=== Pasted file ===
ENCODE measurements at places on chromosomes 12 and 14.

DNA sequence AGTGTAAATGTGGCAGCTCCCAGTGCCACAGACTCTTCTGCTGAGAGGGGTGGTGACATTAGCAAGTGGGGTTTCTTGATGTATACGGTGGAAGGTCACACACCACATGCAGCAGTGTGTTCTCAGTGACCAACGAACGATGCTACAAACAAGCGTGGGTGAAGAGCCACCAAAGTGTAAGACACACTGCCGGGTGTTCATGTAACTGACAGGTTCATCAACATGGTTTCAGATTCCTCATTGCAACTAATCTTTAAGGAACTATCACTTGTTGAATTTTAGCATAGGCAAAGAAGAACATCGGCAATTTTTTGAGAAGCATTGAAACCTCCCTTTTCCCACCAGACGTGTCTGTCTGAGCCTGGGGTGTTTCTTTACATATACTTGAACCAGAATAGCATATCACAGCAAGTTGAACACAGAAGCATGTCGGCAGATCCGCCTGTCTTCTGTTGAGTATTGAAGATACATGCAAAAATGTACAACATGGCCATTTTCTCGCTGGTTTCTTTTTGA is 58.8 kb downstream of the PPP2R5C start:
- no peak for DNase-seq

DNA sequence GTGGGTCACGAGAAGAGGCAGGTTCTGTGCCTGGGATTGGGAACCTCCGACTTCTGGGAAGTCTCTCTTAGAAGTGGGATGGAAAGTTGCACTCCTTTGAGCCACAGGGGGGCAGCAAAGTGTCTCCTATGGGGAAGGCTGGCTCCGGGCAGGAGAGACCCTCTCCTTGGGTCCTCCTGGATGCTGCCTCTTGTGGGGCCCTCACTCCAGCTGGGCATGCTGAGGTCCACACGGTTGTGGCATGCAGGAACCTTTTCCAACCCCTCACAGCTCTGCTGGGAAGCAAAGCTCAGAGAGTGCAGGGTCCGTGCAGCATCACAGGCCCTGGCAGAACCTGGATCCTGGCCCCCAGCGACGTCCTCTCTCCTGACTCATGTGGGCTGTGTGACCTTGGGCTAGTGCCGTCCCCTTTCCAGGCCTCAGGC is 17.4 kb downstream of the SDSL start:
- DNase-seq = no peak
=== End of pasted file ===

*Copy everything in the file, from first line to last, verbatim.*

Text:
ENCODE measurements at places on chromosomes 12 and 14.

DNA sequence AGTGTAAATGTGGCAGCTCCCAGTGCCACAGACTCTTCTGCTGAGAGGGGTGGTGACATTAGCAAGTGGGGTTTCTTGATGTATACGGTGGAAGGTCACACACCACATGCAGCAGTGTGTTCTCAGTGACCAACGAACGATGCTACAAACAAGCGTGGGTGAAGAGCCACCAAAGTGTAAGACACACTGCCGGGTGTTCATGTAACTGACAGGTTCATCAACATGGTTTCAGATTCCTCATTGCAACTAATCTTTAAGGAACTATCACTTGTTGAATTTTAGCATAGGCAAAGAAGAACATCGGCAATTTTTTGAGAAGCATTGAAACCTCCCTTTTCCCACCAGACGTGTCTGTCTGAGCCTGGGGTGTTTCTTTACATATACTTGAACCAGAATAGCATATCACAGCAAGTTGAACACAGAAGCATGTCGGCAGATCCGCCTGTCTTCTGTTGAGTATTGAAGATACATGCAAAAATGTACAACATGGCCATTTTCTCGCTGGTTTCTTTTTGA is 58.8 kb downstream of the PPP2R5C start:
- no peak for DNase-seq

DNA sequence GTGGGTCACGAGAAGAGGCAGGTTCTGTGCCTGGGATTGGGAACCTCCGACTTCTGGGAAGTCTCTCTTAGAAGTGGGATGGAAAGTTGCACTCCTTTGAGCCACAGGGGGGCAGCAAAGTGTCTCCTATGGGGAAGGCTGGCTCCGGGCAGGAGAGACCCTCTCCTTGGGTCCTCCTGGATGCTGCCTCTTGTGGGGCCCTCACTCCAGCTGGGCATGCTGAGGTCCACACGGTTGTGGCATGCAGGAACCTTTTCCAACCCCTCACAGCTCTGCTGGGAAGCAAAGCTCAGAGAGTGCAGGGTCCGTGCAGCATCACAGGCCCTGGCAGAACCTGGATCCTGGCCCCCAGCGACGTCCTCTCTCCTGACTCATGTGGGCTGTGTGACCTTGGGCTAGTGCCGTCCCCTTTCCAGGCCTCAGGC is 17.4 kb downstream of the SDSL start:
- DNase-seq = no peak